May 26, 2009

Call Me When Sir Charles Has An Audience

b_hendricks_nga.jpg

According to the very slowly reported story [1] in the Wall Street Journal, the Obamas have been selecting modern and contemporary art for the White House from among pieces in national and museum collections. The artists they requested includes several African American artists, including the wonderful DC abstractionist Alma Thomas, whose paintings from the Hirshhorn are already installed in the White House's private quarters. But they've also chosen plenty of white contemporary artists, too, though the Journal obviously doesn't identify them as such: works by Ed Ruscha, Richard Diebenkorn, Robert Rauschenberg, Louise Nevelson and Jasper Johns all came from the National Gallery, for example.

The Obamas' decorator Michael Smith apparently insisted on borrowing only works that were not currently on view. Hmm, African American artists, in national collections, not currently on view. Why didn't they ask--or why didn't the National Gallery offer--a major work by the art world's longest-time-coming overnight sensation, Barkley Hendricks?

I'm dying to hear the story of how the National Gallery came to acquire their awesome, awesome Hendricks, Sir Charles, aka Willie Harris, 1972, in 197-freakin-3, when the paint was barely dry And as soon as that story's finished, someone tell me how it is that the intensely classical triptych portrait--inspired, we are told, by van Dyck, Rubens, and Botticelli, with a little Shaft thrown in for good measure--is not only not on display now, but has never been exhibited at the National Gallery, ever.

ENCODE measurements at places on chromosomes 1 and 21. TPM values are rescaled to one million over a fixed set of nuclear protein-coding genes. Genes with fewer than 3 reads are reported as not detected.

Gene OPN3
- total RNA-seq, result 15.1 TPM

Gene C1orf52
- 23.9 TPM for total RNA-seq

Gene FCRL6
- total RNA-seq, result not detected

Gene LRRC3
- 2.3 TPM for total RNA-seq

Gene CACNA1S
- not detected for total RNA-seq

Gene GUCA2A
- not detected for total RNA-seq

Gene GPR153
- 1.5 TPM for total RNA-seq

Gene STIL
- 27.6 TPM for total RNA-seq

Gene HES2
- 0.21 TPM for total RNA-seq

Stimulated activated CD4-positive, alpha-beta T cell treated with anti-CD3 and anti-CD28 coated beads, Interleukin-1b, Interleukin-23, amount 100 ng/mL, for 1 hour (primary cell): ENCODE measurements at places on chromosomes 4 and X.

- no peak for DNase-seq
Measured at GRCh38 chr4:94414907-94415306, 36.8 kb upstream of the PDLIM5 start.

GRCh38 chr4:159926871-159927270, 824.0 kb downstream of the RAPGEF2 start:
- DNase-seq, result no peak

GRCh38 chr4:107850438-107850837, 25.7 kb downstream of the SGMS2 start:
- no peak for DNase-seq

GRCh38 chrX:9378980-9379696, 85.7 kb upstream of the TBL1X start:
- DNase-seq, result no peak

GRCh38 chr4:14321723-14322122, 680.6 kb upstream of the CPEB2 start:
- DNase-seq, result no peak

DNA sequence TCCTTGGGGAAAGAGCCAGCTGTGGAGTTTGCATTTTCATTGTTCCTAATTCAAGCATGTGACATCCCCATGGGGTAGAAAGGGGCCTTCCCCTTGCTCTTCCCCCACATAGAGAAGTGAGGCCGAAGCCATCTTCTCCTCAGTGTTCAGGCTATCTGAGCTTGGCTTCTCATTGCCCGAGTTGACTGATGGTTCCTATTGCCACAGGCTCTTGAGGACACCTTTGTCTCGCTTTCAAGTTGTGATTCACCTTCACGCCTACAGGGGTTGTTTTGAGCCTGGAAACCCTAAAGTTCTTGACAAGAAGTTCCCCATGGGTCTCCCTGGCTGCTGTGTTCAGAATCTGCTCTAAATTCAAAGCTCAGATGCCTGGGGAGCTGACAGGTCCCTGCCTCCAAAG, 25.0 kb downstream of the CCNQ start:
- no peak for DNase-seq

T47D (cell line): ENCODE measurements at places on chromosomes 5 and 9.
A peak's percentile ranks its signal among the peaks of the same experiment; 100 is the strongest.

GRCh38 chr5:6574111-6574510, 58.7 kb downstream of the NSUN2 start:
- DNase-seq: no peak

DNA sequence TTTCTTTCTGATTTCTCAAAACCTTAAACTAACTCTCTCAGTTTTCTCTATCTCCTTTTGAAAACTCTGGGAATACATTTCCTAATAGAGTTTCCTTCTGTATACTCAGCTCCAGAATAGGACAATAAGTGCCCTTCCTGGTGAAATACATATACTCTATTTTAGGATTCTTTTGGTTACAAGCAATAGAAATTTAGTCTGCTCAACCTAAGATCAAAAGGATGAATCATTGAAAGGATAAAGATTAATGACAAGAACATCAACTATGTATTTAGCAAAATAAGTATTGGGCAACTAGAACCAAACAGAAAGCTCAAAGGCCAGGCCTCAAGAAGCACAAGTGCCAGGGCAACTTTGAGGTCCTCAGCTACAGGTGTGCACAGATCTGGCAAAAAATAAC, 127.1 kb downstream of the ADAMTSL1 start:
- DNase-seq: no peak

I'd certainly be willing to look at one less Thomas Demand mural of the Oval Office in exchange for three Willie Harrises. And I'd trade all five Demands to see Harris in the Oval Office itself.

Holy smokes, the comments are a seething pit of powerless white guy rage: Changing the Art on the White House Walls [wsj]

[1] Though the story's filed 5/22, Kerry Brougher is quoted as acting director of the Hirshhorn, a position he hasn't held for over a month.

Since 2001 here at greg.org, I've been blogging about the creative process—my own and those of people who interest me. That mostly involves filmmaking, art, writing, research, and the making thereof.

Many thanks to the Creative Capital | Warhol Foundation Arts Writers Program for supporting greg.org that time.

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first published: May 26, 2009.

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